One of the nice things about keeping a diary is that every once in a while you can look back over it and find what you were thinking about on a given day.
I was reading back over my journal and found an entry in which I described some of the struggles and tensions of serving as a Graduate & Faculty Ministries Staff. On April 6, 2005 I wrote:
“I live in between the world of the academy and the world of the church–sometimes (!?) the two do not want to meet. They look askance at one another–the church perceiving the academy as a faithless daughter who has sold herself to foreign gods, and the university seeing in the Church a mere collection of antiquarian rules. In between the two of them is me. In some ways a tug-of-war rages within me. Some days I envy my brothers and sisters who have or are getting Ph.Ds and will teach. Other days I envy my brothers and sisters in the parish, who are more respected [and respectable] and more visible in their work.”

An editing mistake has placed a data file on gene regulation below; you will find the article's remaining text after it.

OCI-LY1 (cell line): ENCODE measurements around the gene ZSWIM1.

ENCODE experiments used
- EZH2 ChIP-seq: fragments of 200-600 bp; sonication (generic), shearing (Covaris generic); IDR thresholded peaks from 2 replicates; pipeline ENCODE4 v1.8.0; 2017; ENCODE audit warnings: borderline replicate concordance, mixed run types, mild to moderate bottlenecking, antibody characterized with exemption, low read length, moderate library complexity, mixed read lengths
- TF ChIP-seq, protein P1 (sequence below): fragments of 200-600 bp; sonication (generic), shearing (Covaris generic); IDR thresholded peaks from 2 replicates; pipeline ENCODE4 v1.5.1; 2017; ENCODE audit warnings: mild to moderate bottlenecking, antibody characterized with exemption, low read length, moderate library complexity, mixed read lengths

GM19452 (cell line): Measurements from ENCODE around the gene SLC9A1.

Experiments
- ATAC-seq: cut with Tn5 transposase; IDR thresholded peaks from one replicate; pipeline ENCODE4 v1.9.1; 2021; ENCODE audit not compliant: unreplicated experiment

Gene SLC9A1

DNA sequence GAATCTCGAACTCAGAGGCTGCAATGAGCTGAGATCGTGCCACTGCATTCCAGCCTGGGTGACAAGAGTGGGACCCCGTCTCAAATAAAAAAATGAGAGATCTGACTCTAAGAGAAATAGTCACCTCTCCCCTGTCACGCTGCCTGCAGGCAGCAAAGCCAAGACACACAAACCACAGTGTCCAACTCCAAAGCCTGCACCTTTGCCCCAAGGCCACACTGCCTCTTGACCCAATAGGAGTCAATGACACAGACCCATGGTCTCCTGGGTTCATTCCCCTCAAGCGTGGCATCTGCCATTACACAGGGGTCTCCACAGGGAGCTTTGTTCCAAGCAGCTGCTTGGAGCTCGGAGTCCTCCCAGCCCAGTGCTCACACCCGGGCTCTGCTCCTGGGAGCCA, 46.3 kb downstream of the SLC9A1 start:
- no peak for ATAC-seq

I think that all campus staff feel this tension. We love the university, thinking it a worthy institution and somewhere in which we feel called to invest (and lose) our lives. We also love the one Holy and Apostolic Church–the company of all faithful people. We desire serve as a bridge between the university and the academy. And, unfortunately, we are living in an age where the divide is sharp and deep.
What I do is often perceived as a second-tier ministry. Even on campus, I occassionally feel that the denominational ministries are afforded more respect. In some ways I am like a monk–a religious worker who is not ordained. All things considered, a monk is not a bad thing to be says Father Jude, the Conventual Francisan Friar who occupies the office across the hall from me. I think he’r right.